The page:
Conclusion: Tumor inflammation as measured by high pretreatment neutrophil-lymphocyte ratio was not independently associated with overall survival in patients undergoing resection for extremity soft tissue sarcomas.
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http://dx.doi.org/10.1016/j.surg.2020.06.017DOI Listing
October 2020

Strain-Dependent Variability of Early Discovery Small Molecule Pharmacokinetics in Mice: Does Strain Matter?

Drug Metab Dispos 2020 08 30;48(8):613-621. Epub 2020 May 30.

Pharmacokinetics and Drug Metabolism, Amgen Inc., South San Francisco, California

Drug discovery programs routinely perform pharmacokinetic (PK) studies in mice to prioritize lead compounds based on anticipated exposure-efficacy and exposure-toxicity relationships. Because of logistical and/or technical issues, the strain of mouse in early discovery PK studies may not always match the strain in toxicity or efficacy studies. This elicits the question do appreciable strain-dependent differences in PK parameters exist to an extent that would warrant conducting PK studies in a strain that matches efficacy and toxicity models? To understand the impact that strain may have on PK parameters, we selected eight marketed drugs with well characterized absorption, distribution, metabolism, and excretion properties and diverse structures to perform PK studies in three common mouse strains (Bagg Albino c, C57BL/6, and CD-1). Some statistical strain-dependent differences were observed; however, we found good general agreement of PK parameters between strains: 88%, 100%, 75%, 76%, 94%, and 88% of compounds were within twofold across strains for clearance, volume of distribution at steady state, , , , and oral bioavailability, respectively. Overall, we recommend that an approach using a single strain of mouse is appropriate for discovery screening PK studies, provided that proper caution is exercised. SIGNIFICANCE STATEMENT: The mouse strain in discovery pharmacokinetic (PK) studies may not match the strain in efficacy and toxicology studies. Currently, there is a gap in the literature addressing whether differences in PK parameters across mouse strains exist such that multiple PK studies are warranted. The results from this study indicated that the PK properties of clinically used drugs between mouse strains are within an acceptable range such that single strain PK is appropriate.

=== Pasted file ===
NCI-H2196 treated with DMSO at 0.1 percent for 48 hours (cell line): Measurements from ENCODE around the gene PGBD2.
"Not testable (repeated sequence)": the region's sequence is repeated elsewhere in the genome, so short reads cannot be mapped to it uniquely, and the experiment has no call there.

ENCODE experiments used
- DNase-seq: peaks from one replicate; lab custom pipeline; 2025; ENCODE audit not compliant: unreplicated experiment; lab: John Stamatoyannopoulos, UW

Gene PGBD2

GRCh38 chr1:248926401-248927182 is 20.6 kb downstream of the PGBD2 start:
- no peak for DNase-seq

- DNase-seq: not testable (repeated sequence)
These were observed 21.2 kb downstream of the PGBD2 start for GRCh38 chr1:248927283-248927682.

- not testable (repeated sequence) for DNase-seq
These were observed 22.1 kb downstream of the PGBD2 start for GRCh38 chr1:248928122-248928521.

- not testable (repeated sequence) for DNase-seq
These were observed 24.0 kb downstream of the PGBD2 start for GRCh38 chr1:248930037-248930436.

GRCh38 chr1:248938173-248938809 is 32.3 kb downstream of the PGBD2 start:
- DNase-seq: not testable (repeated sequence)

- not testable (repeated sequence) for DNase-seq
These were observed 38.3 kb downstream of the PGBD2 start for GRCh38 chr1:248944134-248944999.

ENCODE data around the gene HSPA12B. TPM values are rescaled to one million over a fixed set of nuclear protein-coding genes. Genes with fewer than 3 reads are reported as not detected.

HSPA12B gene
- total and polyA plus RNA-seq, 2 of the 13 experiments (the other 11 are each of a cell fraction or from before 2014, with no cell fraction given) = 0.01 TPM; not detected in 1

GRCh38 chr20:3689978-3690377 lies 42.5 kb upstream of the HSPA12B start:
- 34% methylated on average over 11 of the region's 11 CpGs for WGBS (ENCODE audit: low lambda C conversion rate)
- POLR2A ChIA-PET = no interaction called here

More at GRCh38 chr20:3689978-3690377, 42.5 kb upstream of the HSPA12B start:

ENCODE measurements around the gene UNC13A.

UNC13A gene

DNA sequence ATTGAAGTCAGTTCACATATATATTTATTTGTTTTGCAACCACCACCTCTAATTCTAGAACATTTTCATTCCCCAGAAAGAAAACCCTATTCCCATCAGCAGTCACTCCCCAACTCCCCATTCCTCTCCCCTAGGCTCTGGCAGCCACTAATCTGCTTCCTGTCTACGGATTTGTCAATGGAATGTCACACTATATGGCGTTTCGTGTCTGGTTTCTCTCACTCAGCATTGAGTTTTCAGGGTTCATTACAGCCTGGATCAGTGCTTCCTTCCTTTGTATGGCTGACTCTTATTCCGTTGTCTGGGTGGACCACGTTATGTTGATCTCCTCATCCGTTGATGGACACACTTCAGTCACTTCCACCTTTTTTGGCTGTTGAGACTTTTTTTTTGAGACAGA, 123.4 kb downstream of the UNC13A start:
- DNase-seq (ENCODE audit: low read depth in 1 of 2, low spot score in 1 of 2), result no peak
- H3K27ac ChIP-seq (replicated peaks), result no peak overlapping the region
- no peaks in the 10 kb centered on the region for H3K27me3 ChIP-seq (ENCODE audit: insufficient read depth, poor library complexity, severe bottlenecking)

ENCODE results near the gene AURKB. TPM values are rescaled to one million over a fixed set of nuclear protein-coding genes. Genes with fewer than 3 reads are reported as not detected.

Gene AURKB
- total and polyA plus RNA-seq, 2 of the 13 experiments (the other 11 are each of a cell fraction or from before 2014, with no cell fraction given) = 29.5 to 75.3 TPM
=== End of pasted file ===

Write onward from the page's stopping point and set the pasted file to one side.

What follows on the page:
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http://dx.doi.org/10.1124/dmd.120.090621DOI Listing
August 2020

Neoadjuvant radiation improves margin-negative resection rates in extremity sarcoma but not survival.

J Surg Oncol 2020 Jun 30;121(8):1249-1258. Epub 2020 Mar 30.

Department of Surgery, The Ohio State University, Columbus, Ohio.

Background And Objectives: Radiation improves limb salvage in extremity sarcomas. Timing of radiation therapy remains under investigation. We sought to evaluate the effects of neoadjuvant radiation (NAR) on surgery and survival of patients with extremity sarcomas.